• noun a long deep cut made accidentally by something sharp
  • verb to make a long deep cut in something accidentally


  • adjective spare, available. This now almost obsolete use of the word was common in the armed services in the 1950s and probably has the same origins as the following senses.
  • adjective attractive, impressive. The origin of this sub-sense of gash is obscure, but may be inspired by the attractiveness of ‘spare’ or available women. It was heard among working-class Londoners until the late 1960s.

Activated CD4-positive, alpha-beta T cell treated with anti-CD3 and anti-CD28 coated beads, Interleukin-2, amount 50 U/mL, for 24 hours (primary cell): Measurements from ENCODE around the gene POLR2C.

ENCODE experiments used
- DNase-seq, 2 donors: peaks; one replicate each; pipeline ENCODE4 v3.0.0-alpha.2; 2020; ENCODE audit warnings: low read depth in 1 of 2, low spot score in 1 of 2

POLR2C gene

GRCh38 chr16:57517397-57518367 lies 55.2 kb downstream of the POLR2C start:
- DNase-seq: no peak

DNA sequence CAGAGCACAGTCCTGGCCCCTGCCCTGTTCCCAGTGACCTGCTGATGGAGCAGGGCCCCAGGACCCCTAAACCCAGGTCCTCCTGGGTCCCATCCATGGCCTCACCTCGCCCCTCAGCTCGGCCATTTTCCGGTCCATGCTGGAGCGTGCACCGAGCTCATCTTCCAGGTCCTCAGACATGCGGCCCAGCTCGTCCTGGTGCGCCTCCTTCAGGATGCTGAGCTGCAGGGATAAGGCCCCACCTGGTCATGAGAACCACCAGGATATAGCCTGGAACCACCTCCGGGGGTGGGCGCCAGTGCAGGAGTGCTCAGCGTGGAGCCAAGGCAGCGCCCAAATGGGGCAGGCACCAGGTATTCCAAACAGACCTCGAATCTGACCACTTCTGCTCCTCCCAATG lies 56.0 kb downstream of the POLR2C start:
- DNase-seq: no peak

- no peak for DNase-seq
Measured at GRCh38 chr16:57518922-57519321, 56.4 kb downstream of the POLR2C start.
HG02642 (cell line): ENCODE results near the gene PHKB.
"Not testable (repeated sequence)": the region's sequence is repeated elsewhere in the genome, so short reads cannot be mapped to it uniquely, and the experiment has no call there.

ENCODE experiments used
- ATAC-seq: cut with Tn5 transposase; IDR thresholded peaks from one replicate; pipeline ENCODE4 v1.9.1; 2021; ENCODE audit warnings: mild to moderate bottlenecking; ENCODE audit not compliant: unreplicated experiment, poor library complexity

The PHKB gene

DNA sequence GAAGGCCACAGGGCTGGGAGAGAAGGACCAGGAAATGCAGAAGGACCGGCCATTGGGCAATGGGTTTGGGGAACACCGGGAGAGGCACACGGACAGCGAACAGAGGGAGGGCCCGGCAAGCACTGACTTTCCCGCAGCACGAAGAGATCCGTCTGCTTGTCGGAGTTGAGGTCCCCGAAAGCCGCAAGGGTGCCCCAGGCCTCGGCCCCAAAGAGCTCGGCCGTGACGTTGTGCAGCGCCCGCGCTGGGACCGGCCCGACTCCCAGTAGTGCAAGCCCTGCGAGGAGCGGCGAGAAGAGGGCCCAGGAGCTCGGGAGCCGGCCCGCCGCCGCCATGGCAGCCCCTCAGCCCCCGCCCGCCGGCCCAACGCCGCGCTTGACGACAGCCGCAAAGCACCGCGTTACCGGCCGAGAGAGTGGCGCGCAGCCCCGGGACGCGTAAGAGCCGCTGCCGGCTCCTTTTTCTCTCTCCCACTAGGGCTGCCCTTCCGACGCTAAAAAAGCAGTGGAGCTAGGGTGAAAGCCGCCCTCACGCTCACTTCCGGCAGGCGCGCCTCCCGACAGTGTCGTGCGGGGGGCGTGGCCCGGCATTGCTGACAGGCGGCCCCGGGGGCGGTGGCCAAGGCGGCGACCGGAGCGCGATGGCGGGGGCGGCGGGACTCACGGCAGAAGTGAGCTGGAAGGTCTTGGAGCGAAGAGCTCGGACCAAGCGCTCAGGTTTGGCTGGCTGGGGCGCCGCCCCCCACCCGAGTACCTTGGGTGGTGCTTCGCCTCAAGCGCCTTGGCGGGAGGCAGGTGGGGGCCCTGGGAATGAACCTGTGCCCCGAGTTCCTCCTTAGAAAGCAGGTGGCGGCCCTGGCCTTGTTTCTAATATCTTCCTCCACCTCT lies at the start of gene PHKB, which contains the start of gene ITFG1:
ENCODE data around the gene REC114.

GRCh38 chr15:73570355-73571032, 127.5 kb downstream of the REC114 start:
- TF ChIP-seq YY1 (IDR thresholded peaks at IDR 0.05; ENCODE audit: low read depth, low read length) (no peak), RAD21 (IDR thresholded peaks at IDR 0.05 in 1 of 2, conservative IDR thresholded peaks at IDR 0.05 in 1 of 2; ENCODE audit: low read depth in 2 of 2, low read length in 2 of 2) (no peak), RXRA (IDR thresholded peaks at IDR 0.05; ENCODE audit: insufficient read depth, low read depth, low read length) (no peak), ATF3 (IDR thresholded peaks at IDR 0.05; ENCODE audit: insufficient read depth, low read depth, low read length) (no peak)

• adjective useless, worn out, broken. In this sense gash is still heard, especially in London, among workmen, technicians, musicians, etc. and in the armed forces.

Origin & History of “gash”

Greek kharássein meant ‘sharpen, engrave, cut’ (it gave English character). It was borrowed into Latin as charaxāre, which appears to have found its way into Old Northern French as garser ‘cut, slash’. English took this over as garse, which survived, mainly as a surgical term meaning ‘make incisions’, into the 17th century. An intermediate form garsh, recorded in the 16th century, suggests that this was the source of modern English gash.